|Sitemap | Casino Articles | Poker Articles | Sportsbook Review||Change site language:|
No, not barroom doors - Las Vegas casino doors.
It seems Madsen, of Brentwood, has been making the most of his legal transition to adulthood. Over the last three weeks, he's won nearly $760,000 in the World Series of Poker tournament at the Rio hotel. His big pot: $661,000 won in a three-day no-limit Hold 'Em game that ended Sunday, making Madsen, at 21 years and five weeks, the youngest winner in the tournament's 37-year history.
Not a bad haul for a college student on summer break.
But he's not done yet; he will likely play in five or six more games before the seven-week tournament ends Aug. 10. Madsen lost in the first day's play of a three-day, $1,500 buy-in no limit Hold 'Em game earlier this week, but began Friday in fourth place with $160,300 in a three-day, $5,000 buy-in round of No Limit Hold 'Em that began Thursday.
It's enough to make a mother proud.
"This is his craft," said Harriet Madsen. "He's very competitive and he believes in himself. It's instilled in him that he could do whatever he wants to do." Madsen's goal going in was to win one of the nearly four dozen "events" that make up the World Series of Poker tournament. Each event winner receives a gold bracelet, a poker player's version of the rings handed out to players on Major League Baseball's winning World Series team. Madsen wanted one. "When he called, he didn't say a word about the money," his mother said. "He said, 'Mom, I got my gold bracelet.' " It's not that he's indifferent to the cash.
"I'm just going to do a lot of random shopping," Madsen said by telephone less than an hour before he was to start yet another game. "I really haven't figured it out yet." Poker, Madsen admitted, wasn't the career path his parents were expecting when they sent him off three years ago to study film at UC Santa Barbara.
"At first my parents were a little skeptical In fact, they kicked in $3,500 of the $10,000 he needed to buy into six events at the tournament, his initial plan. The rest of the money came from his college fund, he said.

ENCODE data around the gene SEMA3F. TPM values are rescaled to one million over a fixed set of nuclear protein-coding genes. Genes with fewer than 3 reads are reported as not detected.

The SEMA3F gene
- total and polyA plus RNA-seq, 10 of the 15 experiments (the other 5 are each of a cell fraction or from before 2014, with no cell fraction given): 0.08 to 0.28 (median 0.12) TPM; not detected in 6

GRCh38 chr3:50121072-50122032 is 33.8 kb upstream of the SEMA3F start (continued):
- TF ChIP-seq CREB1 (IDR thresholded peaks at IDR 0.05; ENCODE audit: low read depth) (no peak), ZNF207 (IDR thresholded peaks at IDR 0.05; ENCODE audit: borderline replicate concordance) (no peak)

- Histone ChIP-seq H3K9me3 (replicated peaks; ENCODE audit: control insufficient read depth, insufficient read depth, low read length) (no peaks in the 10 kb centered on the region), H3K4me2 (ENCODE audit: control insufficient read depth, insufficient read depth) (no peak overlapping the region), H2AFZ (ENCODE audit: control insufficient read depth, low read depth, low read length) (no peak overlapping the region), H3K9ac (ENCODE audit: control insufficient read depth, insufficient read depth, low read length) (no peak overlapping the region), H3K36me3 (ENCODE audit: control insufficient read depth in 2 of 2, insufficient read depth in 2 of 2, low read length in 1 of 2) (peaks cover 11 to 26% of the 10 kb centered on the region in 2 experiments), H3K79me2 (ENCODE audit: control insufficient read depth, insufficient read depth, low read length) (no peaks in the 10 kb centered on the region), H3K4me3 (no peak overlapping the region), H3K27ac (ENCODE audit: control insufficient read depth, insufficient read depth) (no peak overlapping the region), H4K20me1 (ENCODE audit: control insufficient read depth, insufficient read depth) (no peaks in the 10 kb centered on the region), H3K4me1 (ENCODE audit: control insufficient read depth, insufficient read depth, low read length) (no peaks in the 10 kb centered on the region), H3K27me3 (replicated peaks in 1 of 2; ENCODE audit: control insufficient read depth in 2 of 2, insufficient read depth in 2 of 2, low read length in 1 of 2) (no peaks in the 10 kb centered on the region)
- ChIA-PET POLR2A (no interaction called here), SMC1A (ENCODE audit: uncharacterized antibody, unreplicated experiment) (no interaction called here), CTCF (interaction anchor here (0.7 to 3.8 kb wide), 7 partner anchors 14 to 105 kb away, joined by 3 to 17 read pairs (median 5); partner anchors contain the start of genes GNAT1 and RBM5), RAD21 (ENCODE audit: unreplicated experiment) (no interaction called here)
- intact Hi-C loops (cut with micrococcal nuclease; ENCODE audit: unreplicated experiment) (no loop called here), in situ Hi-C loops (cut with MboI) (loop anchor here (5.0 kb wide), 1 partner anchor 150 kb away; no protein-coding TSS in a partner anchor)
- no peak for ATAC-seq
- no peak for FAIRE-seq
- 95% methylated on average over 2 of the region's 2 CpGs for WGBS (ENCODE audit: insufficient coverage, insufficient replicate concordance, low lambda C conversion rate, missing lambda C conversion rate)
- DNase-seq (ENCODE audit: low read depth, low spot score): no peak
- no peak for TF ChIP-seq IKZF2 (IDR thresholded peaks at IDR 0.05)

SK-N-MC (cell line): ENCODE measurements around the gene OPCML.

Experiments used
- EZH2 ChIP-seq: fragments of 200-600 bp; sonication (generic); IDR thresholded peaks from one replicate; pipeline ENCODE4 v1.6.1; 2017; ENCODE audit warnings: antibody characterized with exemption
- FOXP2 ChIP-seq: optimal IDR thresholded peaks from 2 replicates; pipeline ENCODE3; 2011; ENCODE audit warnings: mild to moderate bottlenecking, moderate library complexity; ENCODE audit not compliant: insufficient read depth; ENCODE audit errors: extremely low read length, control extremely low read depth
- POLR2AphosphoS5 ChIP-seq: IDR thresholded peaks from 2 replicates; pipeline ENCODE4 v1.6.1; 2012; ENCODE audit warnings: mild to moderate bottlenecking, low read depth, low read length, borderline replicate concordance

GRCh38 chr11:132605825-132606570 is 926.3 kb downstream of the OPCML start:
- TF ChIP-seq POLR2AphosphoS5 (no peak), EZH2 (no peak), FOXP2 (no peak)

"I started playing well, not making a lot, but I won a couple of tournaments for $2,000 for first place," Madsen said. "That was my biggest win before this. It prepared me for the big time." Over the telephone, Madsen doesn't sound particularly excited about his sudden wealth. A friend had joined him for part of the stay in Vegas, and others might yet make it out to the desert. But distractions might not be good. Some poker sessions can run 12 hours, and it takes effort to focus. "I've been mostly playing poker," Madsen said. "I haven't done as much partying as I'd like to." Madsen called his parents just before the final round of his big win in a game that began with 1,600 players. His mother asked whether he was nervous or excited. "He said no, I'm not, nobody intimidates me," Harriet Madsen said. "There's a cool, calm, collected part of him
Madsen has taken the success in stride. He might buy a car, he said, but probably won't, given how hard it is to find parking near UC Santa Barbara. And he'll definitely return to college for his final year, hoping to pursue dual careers in film and poker.
"I can do an independent movie myself," Madsen said.
As he plays his way through the tournament, his parents have been unable to join him. His father, an architect, has been waylaid by project deadlines, and his mother, a health insurance agent, has been spending most of her time in a Los Angeles hospital where her 86-year-old mother is gravely ill.
"It puts things into perspective," Harriet Madsen said. "What Jeffrey has accomplished is really great, but it's not everything."